Commercially available monomers, equivalents or polymers containing them (either homopolymers or copolymers) which can be used for the branched polymers (either in the backbone, branch or both) of this invention are acrylic acid; acrylic esters; methacrylic acid; methacrylate esters; maleic anhydride; itaconic acid; 2-acrylamido-2-methyl propane sulfonic acid; acrylonitrile; sodium vinyl sulfonate; sodium styrene sulfonate; dimethylaminoethyl methacrylate; allyl sulfonate; vinyl acetate; methacryloyloxyethyltrimethyl ammonium methosulfate; alkenes; vinyl acetamide; vinyl ethers; vinyl phosphonates; vinyl phosphates; vinyl phosphines; diethylaminoethyl acrylate; 3-methacryloyloxy-2-hydroxy-propyl trimethylammonium chloride; 4-vinyl pyridine; 2-vinyl pyridine; N-methyl-5-methyl-2-vinyl pyridinium methosulfate; 1,1-dimethyl-1-(2-hydroxypropyl)-amino methacrylamide; dimethyldiallylammonium chloride; diallyl-amine; triallyl amine; methyldiallyl amine; diallyl ammonium salts; betaacryloyloxyethyldimethyl sulfonium methosulfate; ethylene oxide; propylene oxide; N,N-disubstituted methacrylamides; N-substituted methacrylamides; methacrylamide; N,N-disubstituted acrylamides; N-substituted acrylamides; N-vinyl pyrrolidone; acrylamide; diacetone-acryl amide; ethyleneimine; propylenimine; ethylene chloride reacted with ammonia; 1-vinyl-2,3-dimethylimidazolinium methylsulfate; N-vinylimidazole; glycidyl alcohol; epichlorohydrin; glycidyl methacrylate; vinyl carbonate; allylglycidyl ether; isoprene and chloroprene.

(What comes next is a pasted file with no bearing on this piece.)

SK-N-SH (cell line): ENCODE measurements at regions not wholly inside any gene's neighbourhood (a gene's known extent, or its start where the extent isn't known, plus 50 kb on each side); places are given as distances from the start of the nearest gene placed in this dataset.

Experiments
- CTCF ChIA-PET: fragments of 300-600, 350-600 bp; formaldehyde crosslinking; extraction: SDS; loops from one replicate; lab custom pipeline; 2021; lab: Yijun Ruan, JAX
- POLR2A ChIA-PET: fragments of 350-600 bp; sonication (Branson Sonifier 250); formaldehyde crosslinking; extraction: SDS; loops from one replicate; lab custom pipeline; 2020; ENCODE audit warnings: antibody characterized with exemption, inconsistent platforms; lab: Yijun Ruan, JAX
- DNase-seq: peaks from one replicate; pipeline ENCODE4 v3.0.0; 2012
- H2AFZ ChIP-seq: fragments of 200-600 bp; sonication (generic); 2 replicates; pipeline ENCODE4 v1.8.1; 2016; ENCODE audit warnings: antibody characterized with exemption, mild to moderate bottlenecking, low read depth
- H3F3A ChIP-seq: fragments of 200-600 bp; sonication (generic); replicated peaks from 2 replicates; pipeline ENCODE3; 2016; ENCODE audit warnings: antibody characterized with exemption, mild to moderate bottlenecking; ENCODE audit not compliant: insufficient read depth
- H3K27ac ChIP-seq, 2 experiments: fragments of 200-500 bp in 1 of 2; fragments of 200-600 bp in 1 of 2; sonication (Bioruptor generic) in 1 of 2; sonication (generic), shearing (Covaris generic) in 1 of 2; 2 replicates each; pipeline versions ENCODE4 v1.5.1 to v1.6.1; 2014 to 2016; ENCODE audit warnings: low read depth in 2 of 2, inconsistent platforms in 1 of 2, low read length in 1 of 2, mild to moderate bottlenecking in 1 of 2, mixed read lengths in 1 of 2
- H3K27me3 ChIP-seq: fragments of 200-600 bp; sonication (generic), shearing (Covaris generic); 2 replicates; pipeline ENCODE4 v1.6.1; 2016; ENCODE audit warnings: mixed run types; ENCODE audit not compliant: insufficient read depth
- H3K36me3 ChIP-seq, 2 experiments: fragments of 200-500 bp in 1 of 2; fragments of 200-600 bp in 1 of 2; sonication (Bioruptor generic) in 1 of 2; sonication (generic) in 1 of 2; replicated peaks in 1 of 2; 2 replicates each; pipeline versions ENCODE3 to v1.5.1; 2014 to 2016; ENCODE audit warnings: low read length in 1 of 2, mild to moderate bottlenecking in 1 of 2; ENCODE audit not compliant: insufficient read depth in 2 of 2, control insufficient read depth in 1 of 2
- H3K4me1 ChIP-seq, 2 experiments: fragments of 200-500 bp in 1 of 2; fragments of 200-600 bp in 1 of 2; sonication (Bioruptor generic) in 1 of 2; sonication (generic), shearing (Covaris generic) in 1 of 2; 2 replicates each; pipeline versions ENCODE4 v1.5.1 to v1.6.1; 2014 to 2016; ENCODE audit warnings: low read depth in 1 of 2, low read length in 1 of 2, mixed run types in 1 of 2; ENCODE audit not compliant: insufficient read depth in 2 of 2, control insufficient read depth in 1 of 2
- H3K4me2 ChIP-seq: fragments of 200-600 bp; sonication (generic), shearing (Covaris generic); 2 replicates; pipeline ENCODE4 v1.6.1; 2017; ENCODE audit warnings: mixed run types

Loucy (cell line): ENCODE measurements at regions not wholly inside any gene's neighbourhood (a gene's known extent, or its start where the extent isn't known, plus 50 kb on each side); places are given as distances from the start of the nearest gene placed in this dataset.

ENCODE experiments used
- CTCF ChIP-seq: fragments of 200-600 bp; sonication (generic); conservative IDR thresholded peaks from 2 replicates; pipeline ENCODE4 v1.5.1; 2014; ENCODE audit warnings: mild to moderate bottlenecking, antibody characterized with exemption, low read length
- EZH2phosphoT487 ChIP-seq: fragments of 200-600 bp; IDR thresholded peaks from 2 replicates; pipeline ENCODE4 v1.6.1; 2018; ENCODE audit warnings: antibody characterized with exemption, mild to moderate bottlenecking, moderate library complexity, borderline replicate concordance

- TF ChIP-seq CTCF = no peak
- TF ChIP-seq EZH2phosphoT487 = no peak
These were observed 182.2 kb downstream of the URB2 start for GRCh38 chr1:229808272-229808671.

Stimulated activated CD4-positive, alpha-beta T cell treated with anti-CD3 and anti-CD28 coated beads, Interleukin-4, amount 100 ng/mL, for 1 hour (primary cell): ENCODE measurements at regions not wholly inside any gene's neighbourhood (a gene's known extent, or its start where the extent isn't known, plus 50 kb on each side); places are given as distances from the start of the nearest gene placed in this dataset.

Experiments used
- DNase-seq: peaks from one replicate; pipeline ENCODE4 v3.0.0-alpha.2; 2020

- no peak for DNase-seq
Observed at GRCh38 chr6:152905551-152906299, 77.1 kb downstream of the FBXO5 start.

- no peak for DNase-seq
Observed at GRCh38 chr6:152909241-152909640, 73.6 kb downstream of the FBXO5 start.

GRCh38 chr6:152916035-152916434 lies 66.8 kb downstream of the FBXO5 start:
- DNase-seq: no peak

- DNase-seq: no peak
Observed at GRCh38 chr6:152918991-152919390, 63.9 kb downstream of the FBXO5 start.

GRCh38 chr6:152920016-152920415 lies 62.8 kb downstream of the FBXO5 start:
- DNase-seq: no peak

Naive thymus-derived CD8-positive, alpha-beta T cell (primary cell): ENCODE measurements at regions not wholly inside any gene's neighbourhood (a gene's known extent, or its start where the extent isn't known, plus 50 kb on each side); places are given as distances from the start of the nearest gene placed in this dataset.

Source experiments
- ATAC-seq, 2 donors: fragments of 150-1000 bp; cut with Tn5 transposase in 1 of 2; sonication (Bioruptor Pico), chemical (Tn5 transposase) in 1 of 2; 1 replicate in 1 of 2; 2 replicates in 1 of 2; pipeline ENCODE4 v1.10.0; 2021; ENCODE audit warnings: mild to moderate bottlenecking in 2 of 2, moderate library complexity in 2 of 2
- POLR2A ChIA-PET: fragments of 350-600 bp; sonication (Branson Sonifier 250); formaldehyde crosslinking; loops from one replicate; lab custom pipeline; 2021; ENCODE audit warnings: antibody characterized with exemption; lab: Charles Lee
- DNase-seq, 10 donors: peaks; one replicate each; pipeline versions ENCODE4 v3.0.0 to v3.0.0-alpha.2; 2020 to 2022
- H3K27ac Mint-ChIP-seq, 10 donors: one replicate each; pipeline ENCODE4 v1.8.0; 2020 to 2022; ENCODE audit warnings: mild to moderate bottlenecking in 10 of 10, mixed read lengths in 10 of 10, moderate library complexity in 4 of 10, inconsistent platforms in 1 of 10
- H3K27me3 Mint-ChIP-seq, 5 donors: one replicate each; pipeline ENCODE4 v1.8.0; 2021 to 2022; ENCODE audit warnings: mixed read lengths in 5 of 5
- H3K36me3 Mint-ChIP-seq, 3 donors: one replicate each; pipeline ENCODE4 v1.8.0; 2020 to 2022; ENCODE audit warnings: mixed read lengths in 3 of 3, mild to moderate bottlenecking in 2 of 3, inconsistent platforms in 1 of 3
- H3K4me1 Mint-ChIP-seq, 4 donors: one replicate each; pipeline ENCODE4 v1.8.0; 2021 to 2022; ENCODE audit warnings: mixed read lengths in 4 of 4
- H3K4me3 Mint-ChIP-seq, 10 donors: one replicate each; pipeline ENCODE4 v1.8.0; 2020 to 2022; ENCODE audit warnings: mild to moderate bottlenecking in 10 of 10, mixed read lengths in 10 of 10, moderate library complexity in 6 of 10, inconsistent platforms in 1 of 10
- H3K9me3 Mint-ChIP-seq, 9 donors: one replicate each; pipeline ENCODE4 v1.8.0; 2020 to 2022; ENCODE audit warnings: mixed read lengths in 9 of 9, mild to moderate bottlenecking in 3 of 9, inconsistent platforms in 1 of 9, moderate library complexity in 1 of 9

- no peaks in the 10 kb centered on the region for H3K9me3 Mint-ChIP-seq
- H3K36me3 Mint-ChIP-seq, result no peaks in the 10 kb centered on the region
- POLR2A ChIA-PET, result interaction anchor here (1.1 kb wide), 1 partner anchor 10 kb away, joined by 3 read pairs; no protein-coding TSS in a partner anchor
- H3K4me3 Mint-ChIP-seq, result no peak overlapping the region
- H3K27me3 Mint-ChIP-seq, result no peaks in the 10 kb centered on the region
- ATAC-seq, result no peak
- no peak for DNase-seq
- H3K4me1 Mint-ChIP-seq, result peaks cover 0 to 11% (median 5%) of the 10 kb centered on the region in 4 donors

Conventional methods of polymerization, grafting or branching, and handling can be used to prepare and apply the polymers of this invention in view of this disclosure and the references cited herein. Typical polymers, polymerization techniques and methods of application are described in the following U.S. Pat. Nos. and other patents cited here: RE 29,595 to Adams et al; 2,223,933 to Garrison; 2,331,594 to Blair; 2,345,713 to Moore et al; 3,500,929 to Eilers et al; 3,822,749 to Thigpen; and 4,058,491 to Steckler which are incorporated herein by reference to the extent necessary. One preferred method for formulating one cationic branched polymer of this invention is the solvent method using an aqueous media containing a high concentration of electrolyte such as an alkali metal halide, preferably sodium chloride or potassium chloride. In this preferred method, the reaction conditions, time and agitation should be controlled to produce the branched polymer of the desired molecular weight and structure without unduly mechanically shearing the polymer chain or interfering with the reaction. For higher degrees of agitation the reaction time should be lengthened to produce the desired polymer size and structure. The molecular weight, structure and effectiveness of the resulting branched polymer for a particular use are sensitive to reaction conditions and conditions to which the polymer is exposed, including pH, temperature, pressure, time, contaminants, solvents or diluents, electrolyte, concentration, agitation, and other typical variables. Typical procedures are given in more detail herein as Proceedures. The references previously cited and incorporated by reference also describe various aqueous and organic solvents and emulsion techniques which can be used.